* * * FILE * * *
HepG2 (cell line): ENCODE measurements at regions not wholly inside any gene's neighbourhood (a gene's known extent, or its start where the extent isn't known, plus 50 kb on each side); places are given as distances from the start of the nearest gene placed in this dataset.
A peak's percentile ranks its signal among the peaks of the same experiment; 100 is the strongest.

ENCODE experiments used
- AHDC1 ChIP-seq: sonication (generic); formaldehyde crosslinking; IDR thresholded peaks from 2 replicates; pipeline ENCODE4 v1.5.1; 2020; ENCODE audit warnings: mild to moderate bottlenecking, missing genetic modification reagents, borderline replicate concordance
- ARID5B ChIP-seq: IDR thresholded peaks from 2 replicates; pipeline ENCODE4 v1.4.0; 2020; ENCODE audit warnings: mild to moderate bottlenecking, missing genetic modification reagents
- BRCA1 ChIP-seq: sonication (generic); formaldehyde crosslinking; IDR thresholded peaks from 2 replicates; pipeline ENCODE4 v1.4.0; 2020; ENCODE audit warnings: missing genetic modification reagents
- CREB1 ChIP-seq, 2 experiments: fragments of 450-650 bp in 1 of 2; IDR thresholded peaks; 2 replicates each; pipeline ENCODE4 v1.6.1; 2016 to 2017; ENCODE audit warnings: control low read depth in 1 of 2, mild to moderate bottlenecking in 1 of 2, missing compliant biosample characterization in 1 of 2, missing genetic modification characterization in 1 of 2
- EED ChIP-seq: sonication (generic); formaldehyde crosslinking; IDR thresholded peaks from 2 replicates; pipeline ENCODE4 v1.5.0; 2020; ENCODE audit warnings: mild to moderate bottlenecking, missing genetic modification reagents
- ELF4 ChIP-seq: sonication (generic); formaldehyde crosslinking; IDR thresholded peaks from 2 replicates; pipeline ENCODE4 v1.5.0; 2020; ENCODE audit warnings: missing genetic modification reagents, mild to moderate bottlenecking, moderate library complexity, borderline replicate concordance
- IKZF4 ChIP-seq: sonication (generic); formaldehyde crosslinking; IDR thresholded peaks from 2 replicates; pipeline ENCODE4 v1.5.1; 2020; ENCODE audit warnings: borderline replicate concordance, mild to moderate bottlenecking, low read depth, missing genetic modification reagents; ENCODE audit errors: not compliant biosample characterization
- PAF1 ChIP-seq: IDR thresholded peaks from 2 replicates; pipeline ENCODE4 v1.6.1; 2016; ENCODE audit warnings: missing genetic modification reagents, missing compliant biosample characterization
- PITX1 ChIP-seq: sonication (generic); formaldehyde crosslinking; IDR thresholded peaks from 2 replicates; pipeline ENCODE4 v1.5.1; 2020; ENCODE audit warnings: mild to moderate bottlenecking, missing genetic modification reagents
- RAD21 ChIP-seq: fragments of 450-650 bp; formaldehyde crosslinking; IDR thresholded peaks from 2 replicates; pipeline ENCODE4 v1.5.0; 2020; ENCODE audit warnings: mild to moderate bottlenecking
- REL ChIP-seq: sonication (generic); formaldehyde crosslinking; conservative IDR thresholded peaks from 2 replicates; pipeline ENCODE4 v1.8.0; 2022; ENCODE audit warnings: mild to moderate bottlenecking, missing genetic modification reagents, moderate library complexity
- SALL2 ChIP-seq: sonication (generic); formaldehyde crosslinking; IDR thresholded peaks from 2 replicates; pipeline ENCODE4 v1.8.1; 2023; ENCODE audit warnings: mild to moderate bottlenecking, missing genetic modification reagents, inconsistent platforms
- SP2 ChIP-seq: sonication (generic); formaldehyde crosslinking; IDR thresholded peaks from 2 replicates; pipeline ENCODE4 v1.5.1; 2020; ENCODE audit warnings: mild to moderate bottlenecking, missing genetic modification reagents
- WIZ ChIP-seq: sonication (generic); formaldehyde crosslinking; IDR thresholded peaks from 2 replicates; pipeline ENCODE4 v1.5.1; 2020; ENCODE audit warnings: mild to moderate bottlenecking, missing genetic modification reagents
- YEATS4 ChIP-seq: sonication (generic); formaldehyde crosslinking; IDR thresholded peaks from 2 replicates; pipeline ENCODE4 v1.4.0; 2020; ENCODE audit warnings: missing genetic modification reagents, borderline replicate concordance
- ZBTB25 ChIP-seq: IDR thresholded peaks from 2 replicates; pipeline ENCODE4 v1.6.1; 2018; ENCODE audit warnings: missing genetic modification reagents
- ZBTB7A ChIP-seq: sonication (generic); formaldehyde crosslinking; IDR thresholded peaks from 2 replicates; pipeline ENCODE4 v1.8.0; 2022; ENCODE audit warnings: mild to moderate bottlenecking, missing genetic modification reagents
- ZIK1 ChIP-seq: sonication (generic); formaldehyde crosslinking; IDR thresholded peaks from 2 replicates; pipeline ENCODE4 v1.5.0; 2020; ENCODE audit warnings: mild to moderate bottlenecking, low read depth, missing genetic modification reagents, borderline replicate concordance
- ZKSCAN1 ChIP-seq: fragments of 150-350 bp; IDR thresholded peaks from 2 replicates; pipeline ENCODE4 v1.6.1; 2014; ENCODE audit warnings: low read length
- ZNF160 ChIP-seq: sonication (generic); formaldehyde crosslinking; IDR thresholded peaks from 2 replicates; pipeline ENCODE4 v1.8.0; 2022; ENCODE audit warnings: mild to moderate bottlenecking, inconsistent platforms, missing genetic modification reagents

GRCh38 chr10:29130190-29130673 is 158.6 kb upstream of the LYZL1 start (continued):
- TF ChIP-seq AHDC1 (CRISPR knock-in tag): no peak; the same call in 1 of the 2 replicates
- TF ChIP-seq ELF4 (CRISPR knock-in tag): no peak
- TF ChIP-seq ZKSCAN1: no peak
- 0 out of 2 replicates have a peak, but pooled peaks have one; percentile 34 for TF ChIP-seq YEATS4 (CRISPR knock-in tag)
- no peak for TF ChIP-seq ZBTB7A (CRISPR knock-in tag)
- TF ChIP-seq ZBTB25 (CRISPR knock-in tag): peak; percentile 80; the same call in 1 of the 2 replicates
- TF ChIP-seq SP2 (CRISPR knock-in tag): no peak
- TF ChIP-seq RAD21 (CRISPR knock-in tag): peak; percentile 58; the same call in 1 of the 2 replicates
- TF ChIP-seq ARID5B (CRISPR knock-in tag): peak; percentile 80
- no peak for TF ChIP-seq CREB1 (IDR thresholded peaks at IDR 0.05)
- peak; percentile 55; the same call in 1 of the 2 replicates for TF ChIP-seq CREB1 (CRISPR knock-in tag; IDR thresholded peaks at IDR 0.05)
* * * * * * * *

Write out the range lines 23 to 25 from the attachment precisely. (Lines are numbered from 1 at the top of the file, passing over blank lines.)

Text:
- ZNF160 ChIP-seq: sonication (generic); formaldehyde crosslinking; IDR thresholded peaks from 2 replicates; pipeline ENCODE4 v1.8.0; 2022; ENCODE audit warnings: mild to moderate bottlenecking, inconsistent platforms, missing genetic modification reagents

GRCh38 chr10:29130190-29130673 is 158.6 kb upstream of the LYZL1 start (continued):
- TF ChIP-seq AHDC1 (CRISPR knock-in tag): no peak; the same call in 1 of the 2 replicates